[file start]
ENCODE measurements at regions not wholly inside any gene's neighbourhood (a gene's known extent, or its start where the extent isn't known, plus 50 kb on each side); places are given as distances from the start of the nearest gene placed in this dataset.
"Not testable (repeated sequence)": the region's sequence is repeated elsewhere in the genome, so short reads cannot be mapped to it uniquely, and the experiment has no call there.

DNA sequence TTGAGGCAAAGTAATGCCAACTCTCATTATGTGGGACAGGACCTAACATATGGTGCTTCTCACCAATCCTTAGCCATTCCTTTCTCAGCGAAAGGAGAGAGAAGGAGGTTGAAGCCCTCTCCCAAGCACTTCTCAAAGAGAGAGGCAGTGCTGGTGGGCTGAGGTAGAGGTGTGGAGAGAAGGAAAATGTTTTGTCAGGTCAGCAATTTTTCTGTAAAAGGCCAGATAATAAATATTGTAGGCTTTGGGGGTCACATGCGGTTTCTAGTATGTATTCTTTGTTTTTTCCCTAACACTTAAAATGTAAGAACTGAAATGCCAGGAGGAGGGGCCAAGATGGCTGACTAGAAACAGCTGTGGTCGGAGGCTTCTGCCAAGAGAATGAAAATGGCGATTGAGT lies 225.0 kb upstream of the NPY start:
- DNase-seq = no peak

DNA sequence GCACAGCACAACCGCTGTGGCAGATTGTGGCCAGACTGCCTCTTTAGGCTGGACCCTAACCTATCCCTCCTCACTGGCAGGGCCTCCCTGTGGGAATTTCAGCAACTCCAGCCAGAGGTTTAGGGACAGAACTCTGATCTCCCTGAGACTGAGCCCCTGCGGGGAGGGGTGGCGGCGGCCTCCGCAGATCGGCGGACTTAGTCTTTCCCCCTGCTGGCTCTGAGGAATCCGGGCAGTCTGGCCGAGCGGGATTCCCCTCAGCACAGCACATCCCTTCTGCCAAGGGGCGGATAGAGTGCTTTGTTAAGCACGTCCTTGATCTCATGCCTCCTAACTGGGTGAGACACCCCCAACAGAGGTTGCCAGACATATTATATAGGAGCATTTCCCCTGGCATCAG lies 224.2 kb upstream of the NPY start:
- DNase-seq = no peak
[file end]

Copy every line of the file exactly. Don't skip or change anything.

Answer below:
ENCODE measurements at regions not wholly inside any gene's neighbourhood (a gene's known extent, or its start where the extent isn't known, plus 50 kb on each side); places are given as distances from the start of the nearest gene placed in this dataset.
"Not testable (repeated sequence)": the region's sequence is repeated elsewhere in the genome, so short reads cannot be mapped to it uniquely, and the experiment has no call there.

DNA sequence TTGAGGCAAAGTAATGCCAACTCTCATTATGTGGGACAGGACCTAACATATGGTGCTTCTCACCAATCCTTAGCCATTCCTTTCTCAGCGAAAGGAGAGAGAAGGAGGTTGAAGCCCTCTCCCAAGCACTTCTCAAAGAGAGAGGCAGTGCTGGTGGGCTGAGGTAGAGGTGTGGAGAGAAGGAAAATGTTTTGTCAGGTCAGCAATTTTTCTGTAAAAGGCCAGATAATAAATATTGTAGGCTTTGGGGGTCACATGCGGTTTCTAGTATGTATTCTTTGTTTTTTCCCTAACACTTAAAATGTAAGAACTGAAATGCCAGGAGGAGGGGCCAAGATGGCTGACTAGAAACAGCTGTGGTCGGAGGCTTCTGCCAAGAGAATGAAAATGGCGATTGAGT lies 225.0 kb upstream of the NPY start:
- DNase-seq = no peak

DNA sequence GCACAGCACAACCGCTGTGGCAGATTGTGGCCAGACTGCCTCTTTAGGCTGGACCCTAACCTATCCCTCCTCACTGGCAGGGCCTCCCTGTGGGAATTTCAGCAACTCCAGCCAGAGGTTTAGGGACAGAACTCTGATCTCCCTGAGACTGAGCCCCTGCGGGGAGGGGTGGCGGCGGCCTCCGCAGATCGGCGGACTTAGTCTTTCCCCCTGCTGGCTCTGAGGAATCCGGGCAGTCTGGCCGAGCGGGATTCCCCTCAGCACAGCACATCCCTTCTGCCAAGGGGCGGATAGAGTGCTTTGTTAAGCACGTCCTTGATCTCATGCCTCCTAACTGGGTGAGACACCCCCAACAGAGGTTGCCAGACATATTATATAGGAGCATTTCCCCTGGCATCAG lies 224.2 kb upstream of the NPY start:
- DNase-seq = no peak